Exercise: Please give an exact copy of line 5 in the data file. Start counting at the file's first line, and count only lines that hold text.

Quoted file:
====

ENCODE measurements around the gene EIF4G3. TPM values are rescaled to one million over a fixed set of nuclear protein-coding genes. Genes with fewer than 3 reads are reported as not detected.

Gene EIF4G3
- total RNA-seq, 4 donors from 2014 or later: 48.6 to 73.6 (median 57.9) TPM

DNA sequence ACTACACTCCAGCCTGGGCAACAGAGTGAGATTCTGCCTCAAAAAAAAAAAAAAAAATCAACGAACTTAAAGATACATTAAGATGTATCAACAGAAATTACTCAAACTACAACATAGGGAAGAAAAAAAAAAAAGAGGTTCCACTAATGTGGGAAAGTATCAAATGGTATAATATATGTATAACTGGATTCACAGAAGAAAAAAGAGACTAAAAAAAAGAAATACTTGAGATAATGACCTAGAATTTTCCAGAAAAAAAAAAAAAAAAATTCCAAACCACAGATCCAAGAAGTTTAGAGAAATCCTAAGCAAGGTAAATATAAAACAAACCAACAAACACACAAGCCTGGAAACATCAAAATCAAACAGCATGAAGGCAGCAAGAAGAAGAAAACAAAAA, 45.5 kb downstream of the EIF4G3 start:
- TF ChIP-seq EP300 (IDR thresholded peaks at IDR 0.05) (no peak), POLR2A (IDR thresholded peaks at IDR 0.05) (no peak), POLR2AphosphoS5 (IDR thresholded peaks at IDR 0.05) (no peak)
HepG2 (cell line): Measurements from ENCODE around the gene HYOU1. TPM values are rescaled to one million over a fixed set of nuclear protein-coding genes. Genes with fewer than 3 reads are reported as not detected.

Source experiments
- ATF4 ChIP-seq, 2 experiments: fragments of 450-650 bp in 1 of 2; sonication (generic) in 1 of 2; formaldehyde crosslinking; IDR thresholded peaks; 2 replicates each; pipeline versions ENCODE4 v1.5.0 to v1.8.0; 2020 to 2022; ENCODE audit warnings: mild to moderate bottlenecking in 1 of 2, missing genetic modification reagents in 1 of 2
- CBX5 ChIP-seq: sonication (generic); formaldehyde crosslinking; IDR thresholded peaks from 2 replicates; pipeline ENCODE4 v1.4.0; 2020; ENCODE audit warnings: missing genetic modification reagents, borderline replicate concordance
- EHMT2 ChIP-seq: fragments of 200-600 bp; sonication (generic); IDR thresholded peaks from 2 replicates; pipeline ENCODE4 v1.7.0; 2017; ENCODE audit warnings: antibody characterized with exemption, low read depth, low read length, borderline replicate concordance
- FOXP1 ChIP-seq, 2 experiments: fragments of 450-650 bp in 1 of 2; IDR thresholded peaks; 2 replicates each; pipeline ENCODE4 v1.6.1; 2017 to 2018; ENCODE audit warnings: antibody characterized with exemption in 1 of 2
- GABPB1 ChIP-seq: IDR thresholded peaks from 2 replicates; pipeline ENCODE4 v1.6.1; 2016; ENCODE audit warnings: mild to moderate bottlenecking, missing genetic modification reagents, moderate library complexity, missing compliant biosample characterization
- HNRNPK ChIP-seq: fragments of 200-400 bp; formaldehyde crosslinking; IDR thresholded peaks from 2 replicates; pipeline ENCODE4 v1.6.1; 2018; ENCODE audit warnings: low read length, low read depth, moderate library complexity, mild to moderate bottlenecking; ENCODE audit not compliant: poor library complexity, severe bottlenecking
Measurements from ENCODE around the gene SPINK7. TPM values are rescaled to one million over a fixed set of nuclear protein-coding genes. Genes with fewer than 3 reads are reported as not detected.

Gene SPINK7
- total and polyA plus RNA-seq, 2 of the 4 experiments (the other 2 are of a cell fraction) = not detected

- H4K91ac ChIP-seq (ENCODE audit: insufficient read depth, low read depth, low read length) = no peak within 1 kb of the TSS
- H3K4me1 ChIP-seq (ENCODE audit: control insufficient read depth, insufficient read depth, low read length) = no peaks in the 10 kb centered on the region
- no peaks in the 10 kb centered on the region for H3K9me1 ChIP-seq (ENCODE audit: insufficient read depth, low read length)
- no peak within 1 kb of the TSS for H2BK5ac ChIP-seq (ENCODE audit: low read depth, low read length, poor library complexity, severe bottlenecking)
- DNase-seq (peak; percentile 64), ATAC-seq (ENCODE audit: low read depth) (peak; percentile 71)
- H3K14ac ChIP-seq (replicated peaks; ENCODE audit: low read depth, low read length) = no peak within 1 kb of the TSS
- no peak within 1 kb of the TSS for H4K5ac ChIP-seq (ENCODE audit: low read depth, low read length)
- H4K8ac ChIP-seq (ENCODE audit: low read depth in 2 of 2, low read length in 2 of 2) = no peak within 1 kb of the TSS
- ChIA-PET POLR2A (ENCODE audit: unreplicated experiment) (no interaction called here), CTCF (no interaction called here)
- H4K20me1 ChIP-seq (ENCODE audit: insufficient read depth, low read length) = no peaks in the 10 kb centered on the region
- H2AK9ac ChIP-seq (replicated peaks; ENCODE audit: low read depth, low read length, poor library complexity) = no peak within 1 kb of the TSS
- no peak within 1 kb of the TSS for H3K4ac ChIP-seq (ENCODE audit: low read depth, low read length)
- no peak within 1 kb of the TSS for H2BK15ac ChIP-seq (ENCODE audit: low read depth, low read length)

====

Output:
- TF ChIP-seq EP300 (IDR thresholded peaks at IDR 0.05) (no peak), POLR2A (IDR thresholded peaks at IDR 0.05) (no peak), POLR2AphosphoS5 (IDR thresholded peaks at IDR 0.05) (no peak)